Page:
April 20, 2008 – Eric Hall would often pinch his lapel to his lips and whisper, as if a microphone was transmitting the cryptic message.
No one knew what to make of the gesture.
A friend would ask the baby-faced Marine whether he needed anything. Hall would release his shirt and smile, downplaying the episode. Nothing more was said.
There were other warning signs.
Hall liked to stare out the window and casually explain how he could secure the building across the street and then disappear.
At first, doctors diagnosed him with a personality disorder. Becky Hall knew it was worse.
Hall returned from Iraq in 2005 a stranger. He would not talk much about the incident that killed his best friend and left him maimed. His behavior had become erratic. He could not remember the past.
Doctors prescribed anti-depressants to ease Hall’s symptoms. But the flashbacks would not stop.
The 24-year-old Indiana native was found dead, inside a drainage pipe, March 9, more than a month after he was reported missing from his aunt’s Harbour Heights home.
Becky Hall believes the mental torture her son endured destroyed him years before the filthy pipe could.
“My son died a long time ago,” she said. “He wasn’t the same when he came back.”
Hall suffered from post-traumatic stress disorder, a condition that affects thousands of military veterans — past and present.
The illness has been reported in 60,000 of the 800,000 returning soldiers from Afghanistan and Iraq since 2002, according to the U.S. Department of Veterans Affairs. Twenty percent of that force have received preliminary diagnosis of a mental health condition.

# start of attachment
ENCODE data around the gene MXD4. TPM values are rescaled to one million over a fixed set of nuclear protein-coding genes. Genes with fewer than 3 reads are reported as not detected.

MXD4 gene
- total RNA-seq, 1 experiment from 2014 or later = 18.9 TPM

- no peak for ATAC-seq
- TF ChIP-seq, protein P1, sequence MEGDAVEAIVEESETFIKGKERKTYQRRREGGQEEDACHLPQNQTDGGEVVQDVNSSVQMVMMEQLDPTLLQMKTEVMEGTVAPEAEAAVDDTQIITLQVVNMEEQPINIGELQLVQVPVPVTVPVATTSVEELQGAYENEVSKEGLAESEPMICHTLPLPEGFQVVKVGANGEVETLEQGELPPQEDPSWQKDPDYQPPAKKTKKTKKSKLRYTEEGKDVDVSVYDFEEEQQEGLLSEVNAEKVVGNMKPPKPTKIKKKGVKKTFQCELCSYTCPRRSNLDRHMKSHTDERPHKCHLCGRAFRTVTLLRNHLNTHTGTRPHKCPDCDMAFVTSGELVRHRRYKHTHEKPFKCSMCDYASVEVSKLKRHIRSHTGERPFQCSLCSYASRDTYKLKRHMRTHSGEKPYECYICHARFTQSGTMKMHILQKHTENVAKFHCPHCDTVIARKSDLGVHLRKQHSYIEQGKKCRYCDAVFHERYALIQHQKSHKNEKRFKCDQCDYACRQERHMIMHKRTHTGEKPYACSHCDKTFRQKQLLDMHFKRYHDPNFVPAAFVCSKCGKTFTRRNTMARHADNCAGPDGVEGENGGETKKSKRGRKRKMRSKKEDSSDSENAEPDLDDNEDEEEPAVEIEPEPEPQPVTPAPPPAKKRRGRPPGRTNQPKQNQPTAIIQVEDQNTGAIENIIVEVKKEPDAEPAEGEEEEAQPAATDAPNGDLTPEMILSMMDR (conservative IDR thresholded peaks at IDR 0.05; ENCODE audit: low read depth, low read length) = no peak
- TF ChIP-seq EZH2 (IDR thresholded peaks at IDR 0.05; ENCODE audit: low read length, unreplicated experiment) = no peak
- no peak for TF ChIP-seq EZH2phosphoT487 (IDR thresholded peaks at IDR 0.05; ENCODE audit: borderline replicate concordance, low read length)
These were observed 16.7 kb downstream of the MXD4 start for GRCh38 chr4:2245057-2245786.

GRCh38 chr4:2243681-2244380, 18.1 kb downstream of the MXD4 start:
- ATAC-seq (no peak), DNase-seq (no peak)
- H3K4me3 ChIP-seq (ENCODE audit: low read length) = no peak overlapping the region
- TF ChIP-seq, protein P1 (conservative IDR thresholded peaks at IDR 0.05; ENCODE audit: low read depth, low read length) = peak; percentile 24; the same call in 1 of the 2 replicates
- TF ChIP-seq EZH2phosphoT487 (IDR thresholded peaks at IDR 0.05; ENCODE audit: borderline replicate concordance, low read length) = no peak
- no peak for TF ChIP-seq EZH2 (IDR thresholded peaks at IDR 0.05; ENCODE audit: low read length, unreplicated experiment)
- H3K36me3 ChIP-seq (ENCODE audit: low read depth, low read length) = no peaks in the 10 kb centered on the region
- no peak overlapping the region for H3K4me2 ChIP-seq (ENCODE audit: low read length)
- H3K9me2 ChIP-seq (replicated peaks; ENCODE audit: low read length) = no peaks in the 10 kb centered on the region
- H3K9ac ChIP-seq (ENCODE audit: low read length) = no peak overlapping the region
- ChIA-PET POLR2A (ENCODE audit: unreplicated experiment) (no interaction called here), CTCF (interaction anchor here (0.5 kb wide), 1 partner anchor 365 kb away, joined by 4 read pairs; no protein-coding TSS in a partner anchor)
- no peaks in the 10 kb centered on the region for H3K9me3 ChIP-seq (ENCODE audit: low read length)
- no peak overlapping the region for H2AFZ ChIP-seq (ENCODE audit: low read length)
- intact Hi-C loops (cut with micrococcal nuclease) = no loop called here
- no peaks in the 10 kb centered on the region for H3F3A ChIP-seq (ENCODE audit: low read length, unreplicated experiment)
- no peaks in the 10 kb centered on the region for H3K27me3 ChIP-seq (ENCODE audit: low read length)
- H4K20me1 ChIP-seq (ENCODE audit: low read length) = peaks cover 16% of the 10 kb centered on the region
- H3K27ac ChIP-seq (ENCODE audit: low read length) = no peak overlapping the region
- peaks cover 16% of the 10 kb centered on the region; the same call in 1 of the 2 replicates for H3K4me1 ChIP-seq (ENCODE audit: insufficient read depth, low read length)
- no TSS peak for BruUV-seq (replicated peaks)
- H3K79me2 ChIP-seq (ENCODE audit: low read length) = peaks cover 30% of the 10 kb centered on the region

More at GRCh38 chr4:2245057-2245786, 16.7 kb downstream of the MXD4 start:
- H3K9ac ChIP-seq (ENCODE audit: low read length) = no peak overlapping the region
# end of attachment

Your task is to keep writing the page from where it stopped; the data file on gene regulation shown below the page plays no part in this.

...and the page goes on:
“It’s not unexpected,” said Dr. Ira Katz, the VA’s deputy chief patient care services officer for mental health. “Any number is high, but we expect we can manage it with the funding available.”
Call of duty
Hall joined the Marine Corps in 2002, following high school graduation.
College never interested the teen from Jeffersonville, Ind., a quaint town near the Kentucky border.
By March 2004, Hall was in Afghanistan hunting al-Qaida and Taliban forces. The constant state of alertness began to wear on the young Marine.
Becky Hall noticed small differences when he returned in September.
Eric would sleep every time he sat more than 15 minutes. It was probably just fatigue, she thought.
Hall was deployed to Iraq the following March.
Family members would hear from him every other week, depending on his missions. The conversations remained optimistic. Hall would tell his father, Kevin, what he wanted to do when he returned home, and asked mom about his finances.
Everything changed June 14, 2005.
Hall was on foot patrol in Fallujah when an improvised explosive device detonated.
The explosion sent a shockwave of shrapnel through Hall’s upper left leg, disintegrating bone and muscle. His best friend, Josh, died instantly.
Hall spent the initial weeks in and out of operating rooms and consciousness.